Less haste, more Entrepreneurs’ Relief

A recent Tribunal case (John Kenneth Moore v HMRC [2016] TC04903) illustrates how forgetting small details can lead to very costly tax consequences when making a claim for Entrepreneurs’ Relief (‘ER’).

John Moore was a 30% shareholder in Alpha Micro Components Ltd (‘Alpha’).  During 2008 there was a disagreement amongst the shareholders over the direction of the business, resulting in Mr Moore agreeing to leave.  The parties agreed to enter into a Compromise Agreement for the termination of Mr Moore’s employment, and for Alpha to buy back his shares.  Forms were filed at Companies House stating that the director had resigned on 28 February 2009.  However, the company did not resolve to repurchase his shares until 29 May 2009.

The ER conditions require that the shareholder is an officer or employee of the company throughout the period of one year ending with the date of the disposal.  HMRC successfully contended that Mr Moore failed these conditions by virtue of his earlier resignation from the company.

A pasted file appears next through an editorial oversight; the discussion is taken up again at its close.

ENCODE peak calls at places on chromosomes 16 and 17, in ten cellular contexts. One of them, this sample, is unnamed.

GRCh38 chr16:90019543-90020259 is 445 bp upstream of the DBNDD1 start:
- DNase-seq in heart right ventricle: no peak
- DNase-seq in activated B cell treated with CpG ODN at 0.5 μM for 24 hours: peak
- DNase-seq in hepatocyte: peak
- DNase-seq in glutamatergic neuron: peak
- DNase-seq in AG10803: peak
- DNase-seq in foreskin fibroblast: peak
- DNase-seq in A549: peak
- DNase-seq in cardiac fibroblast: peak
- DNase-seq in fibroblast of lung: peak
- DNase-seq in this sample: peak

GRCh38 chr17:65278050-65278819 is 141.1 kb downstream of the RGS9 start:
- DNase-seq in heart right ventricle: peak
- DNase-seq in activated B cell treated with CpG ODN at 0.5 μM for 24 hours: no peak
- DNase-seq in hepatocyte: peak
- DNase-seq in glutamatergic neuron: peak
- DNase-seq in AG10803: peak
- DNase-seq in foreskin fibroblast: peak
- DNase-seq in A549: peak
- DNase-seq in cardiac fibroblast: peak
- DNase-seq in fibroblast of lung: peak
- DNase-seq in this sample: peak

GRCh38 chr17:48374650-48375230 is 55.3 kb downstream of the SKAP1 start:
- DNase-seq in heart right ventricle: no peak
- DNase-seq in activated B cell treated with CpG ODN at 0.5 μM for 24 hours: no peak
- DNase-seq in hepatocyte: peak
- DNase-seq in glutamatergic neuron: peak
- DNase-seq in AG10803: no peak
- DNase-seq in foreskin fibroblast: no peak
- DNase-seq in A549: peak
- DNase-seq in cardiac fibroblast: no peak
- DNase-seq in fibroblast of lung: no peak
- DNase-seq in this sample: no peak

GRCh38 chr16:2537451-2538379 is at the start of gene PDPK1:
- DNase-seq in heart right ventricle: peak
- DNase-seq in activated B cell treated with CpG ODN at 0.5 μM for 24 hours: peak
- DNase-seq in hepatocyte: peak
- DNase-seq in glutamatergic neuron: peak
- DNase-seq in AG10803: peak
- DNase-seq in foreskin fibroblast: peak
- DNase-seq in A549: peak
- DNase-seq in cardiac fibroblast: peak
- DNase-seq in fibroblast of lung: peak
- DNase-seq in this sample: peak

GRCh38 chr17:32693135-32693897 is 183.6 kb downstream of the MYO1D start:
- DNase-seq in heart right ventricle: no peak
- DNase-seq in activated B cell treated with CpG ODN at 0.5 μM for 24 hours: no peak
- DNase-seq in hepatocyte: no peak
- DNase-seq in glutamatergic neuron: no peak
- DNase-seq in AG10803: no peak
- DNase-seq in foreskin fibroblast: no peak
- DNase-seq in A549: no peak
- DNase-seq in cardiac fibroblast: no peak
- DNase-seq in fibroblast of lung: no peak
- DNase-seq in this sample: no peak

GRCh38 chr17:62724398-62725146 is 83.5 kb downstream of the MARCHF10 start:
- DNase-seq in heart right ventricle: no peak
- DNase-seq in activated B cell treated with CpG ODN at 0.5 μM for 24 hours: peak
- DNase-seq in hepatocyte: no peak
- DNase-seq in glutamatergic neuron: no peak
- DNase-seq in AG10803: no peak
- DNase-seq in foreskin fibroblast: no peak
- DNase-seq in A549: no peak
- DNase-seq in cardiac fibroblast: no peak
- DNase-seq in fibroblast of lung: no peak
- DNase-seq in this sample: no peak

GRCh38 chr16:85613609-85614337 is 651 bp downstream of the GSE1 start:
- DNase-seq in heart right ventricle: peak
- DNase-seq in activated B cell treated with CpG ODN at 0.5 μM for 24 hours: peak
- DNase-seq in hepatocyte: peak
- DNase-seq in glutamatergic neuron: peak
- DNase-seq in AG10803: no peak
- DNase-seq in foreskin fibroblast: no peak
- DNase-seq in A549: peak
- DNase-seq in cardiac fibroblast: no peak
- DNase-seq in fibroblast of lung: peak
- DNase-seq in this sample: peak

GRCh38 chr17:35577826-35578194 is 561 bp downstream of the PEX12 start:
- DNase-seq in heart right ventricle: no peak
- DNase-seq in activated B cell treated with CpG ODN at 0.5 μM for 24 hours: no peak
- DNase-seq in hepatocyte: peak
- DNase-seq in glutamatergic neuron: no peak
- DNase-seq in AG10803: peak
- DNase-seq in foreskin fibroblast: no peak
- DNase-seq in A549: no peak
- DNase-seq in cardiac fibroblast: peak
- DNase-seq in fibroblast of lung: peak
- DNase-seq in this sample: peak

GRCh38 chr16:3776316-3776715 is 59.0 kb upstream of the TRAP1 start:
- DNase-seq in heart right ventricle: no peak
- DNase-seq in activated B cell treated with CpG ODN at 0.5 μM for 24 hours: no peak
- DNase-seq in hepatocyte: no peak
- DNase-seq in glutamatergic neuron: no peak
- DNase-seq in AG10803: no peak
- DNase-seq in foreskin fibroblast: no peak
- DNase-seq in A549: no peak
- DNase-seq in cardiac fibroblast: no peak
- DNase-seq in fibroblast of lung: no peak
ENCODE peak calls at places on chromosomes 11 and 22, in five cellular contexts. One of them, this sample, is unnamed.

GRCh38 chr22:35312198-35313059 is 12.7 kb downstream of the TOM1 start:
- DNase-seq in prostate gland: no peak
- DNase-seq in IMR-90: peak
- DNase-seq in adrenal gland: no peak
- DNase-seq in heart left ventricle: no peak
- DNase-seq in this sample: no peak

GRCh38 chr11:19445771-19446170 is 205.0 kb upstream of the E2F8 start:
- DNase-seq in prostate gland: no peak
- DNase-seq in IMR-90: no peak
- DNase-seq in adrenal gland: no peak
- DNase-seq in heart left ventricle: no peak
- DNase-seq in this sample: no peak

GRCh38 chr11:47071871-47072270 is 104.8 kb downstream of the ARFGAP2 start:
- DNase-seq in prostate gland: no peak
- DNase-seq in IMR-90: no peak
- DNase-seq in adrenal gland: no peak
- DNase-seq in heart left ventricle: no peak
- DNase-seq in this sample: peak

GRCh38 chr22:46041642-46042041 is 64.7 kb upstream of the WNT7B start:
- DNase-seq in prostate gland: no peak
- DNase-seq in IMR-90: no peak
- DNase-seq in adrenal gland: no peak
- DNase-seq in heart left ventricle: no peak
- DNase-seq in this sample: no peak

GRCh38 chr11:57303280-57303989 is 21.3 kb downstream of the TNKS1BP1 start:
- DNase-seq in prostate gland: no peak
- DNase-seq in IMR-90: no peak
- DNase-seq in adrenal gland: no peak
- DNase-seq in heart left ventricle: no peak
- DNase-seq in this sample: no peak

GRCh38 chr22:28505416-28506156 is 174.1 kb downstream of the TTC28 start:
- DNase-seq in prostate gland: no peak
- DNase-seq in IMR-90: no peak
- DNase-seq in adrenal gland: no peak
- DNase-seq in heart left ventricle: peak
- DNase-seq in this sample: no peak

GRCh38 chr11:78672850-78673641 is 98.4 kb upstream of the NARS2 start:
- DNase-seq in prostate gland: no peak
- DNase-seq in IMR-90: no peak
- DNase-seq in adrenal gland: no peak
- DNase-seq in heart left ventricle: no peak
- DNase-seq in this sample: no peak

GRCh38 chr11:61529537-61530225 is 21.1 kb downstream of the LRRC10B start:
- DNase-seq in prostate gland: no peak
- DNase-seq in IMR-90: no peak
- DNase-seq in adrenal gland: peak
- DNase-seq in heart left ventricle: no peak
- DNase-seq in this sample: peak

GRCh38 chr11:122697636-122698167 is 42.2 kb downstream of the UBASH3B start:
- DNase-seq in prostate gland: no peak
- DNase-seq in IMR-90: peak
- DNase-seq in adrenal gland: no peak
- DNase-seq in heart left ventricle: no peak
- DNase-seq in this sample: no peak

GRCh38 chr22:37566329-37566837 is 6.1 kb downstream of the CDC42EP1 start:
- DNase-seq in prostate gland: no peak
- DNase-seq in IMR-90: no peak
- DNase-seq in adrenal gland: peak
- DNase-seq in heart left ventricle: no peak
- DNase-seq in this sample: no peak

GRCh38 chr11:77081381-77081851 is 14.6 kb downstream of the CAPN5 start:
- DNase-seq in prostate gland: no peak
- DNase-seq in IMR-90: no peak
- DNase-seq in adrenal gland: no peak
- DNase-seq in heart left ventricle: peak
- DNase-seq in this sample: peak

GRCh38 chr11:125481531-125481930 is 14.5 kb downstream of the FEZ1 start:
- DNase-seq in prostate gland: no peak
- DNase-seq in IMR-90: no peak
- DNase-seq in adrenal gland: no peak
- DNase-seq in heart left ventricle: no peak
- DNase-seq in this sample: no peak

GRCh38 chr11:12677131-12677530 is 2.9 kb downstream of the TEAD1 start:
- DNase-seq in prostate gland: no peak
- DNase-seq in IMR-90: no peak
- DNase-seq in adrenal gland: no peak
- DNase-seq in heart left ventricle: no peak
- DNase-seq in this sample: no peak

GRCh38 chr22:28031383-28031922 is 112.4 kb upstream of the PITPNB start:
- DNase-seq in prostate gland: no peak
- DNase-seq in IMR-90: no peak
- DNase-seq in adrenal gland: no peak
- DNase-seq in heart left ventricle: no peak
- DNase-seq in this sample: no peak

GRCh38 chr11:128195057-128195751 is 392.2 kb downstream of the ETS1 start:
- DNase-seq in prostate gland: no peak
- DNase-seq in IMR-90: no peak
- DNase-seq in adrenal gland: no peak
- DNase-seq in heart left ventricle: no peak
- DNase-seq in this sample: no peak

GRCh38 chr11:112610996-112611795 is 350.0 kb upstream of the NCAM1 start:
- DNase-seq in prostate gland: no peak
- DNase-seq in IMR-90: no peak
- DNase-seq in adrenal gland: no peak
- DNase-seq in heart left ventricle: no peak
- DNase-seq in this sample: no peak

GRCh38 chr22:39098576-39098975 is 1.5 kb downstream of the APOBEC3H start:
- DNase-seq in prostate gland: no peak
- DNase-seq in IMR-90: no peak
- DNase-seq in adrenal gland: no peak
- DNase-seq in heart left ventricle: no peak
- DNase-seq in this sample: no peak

Mr Moore claimed that the disposal of his shares was effective from the date of the compromise agreement, on the basis that there was an unconditional obligation for the company to buy back his shares.  In dismissing this argument the Tribunal noted that the Companies Act 2006 requires there to be a special resolution passed before a purchase of own shares can validly take place.  As a matter of fact this did not take place until 29 May 2009 and so the company was incapable of entering into a valid contract any earlier than this.

This case once again serves to demonstrate the importance of seeking professional advice before undertaking any transaction of this kind.  The loss of ER could have been avoided if the conditions were thought through properly.  In particular, it was noted that despite Mr Moore resigning from the board he continued to do work for the company, but via his own personal service company and not as an employee.  If Mr Moore had been put on a reduced-status employment, or given gardening leave, then he would have satisfied the conditions.  Equally, if the board had passed the special resolution at the time the heads of terms for his departure were drawn up this would have satisfied the Companies Act rules.

Less haste, more Entrepreneurs’ Relief!




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